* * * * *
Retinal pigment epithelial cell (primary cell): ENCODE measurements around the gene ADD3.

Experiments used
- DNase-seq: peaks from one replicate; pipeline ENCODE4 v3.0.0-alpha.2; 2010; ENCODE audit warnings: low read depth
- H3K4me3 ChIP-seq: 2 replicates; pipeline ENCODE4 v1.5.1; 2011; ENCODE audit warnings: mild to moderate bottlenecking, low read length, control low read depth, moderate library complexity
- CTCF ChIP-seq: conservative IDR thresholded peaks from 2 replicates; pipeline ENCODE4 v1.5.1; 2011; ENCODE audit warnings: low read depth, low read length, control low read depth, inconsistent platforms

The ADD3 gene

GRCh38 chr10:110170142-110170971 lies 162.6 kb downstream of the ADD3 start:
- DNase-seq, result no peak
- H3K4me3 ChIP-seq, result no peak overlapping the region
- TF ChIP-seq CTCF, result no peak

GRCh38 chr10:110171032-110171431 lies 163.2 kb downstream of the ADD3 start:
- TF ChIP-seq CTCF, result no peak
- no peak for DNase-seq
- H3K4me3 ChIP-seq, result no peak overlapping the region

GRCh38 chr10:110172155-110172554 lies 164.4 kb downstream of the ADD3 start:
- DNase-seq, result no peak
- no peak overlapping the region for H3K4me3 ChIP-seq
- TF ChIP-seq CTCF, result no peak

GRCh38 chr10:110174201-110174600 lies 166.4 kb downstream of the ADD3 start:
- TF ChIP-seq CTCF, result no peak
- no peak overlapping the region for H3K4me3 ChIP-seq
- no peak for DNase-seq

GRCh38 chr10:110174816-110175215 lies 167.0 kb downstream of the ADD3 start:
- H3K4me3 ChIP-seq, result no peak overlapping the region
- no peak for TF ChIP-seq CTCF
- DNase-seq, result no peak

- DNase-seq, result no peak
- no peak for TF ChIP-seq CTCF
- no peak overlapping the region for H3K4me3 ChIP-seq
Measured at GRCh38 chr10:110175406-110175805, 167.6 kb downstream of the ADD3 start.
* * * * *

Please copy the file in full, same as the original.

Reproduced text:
Retinal pigment epithelial cell (primary cell): ENCODE measurements around the gene ADD3.

Experiments used
- DNase-seq: peaks from one replicate; pipeline ENCODE4 v3.0.0-alpha.2; 2010; ENCODE audit warnings: low read depth
- H3K4me3 ChIP-seq: 2 replicates; pipeline ENCODE4 v1.5.1; 2011; ENCODE audit warnings: mild to moderate bottlenecking, low read length, control low read depth, moderate library complexity
- CTCF ChIP-seq: conservative IDR thresholded peaks from 2 replicates; pipeline ENCODE4 v1.5.1; 2011; ENCODE audit warnings: low read depth, low read length, control low read depth, inconsistent platforms

The ADD3 gene

GRCh38 chr10:110170142-110170971 lies 162.6 kb downstream of the ADD3 start:
- DNase-seq, result no peak
- H3K4me3 ChIP-seq, result no peak overlapping the region
- TF ChIP-seq CTCF, result no peak

GRCh38 chr10:110171032-110171431 lies 163.2 kb downstream of the ADD3 start:
- TF ChIP-seq CTCF, result no peak
- no peak for DNase-seq
- H3K4me3 ChIP-seq, result no peak overlapping the region

GRCh38 chr10:110172155-110172554 lies 164.4 kb downstream of the ADD3 start:
- DNase-seq, result no peak
- no peak overlapping the region for H3K4me3 ChIP-seq
- TF ChIP-seq CTCF, result no peak

GRCh38 chr10:110174201-110174600 lies 166.4 kb downstream of the ADD3 start:
- TF ChIP-seq CTCF, result no peak
- no peak overlapping the region for H3K4me3 ChIP-seq
- no peak for DNase-seq

GRCh38 chr10:110174816-110175215 lies 167.0 kb downstream of the ADD3 start:
- H3K4me3 ChIP-seq, result no peak overlapping the region
- no peak for TF ChIP-seq CTCF
- DNase-seq, result no peak

- DNase-seq, result no peak
- no peak for TF ChIP-seq CTCF
- no peak overlapping the region for H3K4me3 ChIP-seq
Measured at GRCh38 chr10:110175406-110175805, 167.6 kb downstream of the ADD3 start.